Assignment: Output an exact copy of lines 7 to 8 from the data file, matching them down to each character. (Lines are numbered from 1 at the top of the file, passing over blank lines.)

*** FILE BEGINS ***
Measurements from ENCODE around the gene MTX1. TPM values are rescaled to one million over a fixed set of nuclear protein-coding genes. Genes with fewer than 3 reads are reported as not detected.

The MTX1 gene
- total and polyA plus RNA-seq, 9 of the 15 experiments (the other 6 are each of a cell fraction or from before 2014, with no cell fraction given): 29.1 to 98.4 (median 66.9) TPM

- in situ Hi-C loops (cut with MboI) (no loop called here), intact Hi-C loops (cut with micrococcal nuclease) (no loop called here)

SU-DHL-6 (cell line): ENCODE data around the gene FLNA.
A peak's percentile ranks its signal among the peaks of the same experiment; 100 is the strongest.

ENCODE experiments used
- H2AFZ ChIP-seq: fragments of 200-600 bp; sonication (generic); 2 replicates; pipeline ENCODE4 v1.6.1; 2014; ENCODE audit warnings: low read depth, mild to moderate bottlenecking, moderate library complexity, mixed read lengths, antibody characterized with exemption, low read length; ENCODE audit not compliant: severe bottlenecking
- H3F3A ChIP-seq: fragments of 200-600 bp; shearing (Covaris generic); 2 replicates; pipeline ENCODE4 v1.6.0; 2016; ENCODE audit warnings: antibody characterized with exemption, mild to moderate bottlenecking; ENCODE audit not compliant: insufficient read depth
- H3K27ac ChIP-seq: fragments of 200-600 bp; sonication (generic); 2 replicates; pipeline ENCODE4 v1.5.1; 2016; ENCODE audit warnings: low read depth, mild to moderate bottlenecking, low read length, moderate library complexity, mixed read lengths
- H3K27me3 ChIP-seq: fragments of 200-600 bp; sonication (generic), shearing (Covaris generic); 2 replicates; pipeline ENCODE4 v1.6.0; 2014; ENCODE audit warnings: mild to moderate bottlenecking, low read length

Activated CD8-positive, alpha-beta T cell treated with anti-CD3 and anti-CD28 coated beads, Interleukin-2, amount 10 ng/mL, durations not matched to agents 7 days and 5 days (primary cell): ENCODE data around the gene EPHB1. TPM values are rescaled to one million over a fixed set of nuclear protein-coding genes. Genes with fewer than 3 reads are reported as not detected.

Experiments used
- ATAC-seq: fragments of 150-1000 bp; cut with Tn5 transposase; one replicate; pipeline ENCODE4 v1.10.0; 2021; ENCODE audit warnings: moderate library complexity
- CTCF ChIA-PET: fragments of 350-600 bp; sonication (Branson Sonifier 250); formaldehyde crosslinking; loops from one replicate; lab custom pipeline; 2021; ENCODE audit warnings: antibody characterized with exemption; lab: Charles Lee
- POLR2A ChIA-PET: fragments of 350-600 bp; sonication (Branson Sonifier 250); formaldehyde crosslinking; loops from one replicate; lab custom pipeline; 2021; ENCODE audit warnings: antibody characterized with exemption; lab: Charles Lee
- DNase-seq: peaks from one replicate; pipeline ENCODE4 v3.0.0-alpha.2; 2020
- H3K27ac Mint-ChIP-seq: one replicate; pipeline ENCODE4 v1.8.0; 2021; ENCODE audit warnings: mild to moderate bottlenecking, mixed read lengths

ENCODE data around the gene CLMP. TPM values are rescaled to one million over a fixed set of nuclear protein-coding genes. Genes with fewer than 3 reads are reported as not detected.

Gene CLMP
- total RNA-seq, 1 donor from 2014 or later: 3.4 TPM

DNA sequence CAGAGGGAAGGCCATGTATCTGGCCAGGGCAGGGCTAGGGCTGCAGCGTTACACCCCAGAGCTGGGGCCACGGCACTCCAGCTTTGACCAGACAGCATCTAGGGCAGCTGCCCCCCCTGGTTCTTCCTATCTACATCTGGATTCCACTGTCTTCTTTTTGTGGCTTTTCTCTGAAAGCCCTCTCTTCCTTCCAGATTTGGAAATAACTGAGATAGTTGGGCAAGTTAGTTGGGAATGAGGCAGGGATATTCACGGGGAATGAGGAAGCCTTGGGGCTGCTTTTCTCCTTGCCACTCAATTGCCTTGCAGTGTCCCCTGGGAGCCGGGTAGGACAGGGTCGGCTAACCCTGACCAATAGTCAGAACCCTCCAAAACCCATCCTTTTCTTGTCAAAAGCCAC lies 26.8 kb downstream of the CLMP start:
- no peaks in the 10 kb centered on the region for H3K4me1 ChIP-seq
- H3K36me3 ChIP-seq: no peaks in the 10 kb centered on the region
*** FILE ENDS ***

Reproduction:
ENCODE experiments used
- H2AFZ ChIP-seq: fragments of 200-600 bp; sonication (generic); 2 replicates; pipeline ENCODE4 v1.6.1; 2014; ENCODE audit warnings: low read depth, mild to moderate bottlenecking, moderate library complexity, mixed read lengths, antibody characterized with exemption, low read length; ENCODE audit not compliant: severe bottlenecking